Explore what drives the strange science behind places like Canada's Bay of Fundy-where water levels rise as much as 50 feet during high tide, and Alaska's Turnagain Arm, where 10-foot tall "bore waves" routinely wash in from the sea.
For many people, the Swiss Alps are a natural paradise. But in fact this paradise in man-made. Alpine meadows exist only because farmers have been driving their livestock up into the mountains for centuries. Now the ancient traditions are disappearing and the forest is spreading more and more.
In 1998, wildlife enthusiast and photographer Chris Packham had a remarkable encounter with the Orang Rimba, a tribe of hunter gatherers in the rainforests of Sumatra, Indonesia. It was the first time he had ever seen people living in perfect harmony with their environment. One photograph in particular that Chris took, a picture of a young tribal girl, has since become immensely important to him as a barometer of how we are treating our planet. In this real-life detective story, with no clues as to her identity or whereabouts other than his original photograph, Chris sets off to Sumatra 20 years on to try to find her; the girl in the picture. Chris's search is further complicated because her tribe is nomadic and often cover vast distances on foot, and since he was last there, millions of hectares of her rainforest habitat has been destroyed. Piecing together the clues, Chris discovers to his horror that the girl's close-knit group of Orang Rimba was attacked not long after he met them, and a number of them killed. But was the girl among them? Chris travels into the heart of Sumatra and tries to discover the girl's fate by meeting the men who pulled the murdered tribespeople's bodies out of the river. On his way, he discovers just how much of Sumatra's once pristine rainforests have been replaced by palm oil plantations, palm oil which is in around 50% of the products we buy in our supermarkets. Chris learns some uncomfortable truths about how we are all in some way connected to deforestation.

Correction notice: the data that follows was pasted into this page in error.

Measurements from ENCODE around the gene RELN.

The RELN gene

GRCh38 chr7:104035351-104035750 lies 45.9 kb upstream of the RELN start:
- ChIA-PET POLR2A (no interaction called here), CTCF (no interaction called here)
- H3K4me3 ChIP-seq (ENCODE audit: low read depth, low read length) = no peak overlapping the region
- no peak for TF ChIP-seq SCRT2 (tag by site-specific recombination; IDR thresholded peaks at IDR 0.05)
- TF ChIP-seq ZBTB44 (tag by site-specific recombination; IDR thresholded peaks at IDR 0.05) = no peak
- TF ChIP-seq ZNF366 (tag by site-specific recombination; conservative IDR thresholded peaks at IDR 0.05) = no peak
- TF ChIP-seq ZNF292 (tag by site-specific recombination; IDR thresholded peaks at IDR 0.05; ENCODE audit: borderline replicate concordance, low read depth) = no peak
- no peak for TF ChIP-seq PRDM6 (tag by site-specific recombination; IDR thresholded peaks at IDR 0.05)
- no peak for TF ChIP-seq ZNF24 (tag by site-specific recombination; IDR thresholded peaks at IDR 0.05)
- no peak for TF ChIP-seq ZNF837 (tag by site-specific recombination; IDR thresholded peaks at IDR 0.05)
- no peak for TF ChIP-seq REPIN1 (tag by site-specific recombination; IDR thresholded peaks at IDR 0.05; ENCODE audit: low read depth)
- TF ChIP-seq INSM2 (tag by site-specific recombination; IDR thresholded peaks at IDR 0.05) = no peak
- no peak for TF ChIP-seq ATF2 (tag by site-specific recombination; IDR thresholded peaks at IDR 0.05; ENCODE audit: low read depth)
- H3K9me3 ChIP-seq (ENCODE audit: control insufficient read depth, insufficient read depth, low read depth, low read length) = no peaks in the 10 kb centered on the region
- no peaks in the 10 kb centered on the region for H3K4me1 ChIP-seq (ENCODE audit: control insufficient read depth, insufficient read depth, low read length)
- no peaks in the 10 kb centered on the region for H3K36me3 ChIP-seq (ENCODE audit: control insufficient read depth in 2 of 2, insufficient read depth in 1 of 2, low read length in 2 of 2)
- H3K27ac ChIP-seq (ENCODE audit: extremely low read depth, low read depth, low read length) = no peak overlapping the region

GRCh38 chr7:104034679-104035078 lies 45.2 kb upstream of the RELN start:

2018 • Environment
Satellites follow an elephant family struggling through drought, reveal previously unknown emperor penguin colonies from the colour of their poo, and discover mysterious ice rings that could put seal pups in danger. Using cameras on the ground, in the air and in space, Earth from Space follows nature's greatest spectacles, weather events and dramatic seasonal changes. This is our home, as we've never seen it before.
Rented by the BP oil company to drill an oil well in the Gulf of Mexico, the Deepwater Horizon drilling rig explodes on April 20, 2010, before sinking into the ocean and causing a gigantic oil spill. At issue: negligence in the maintenance and in the tests carried out.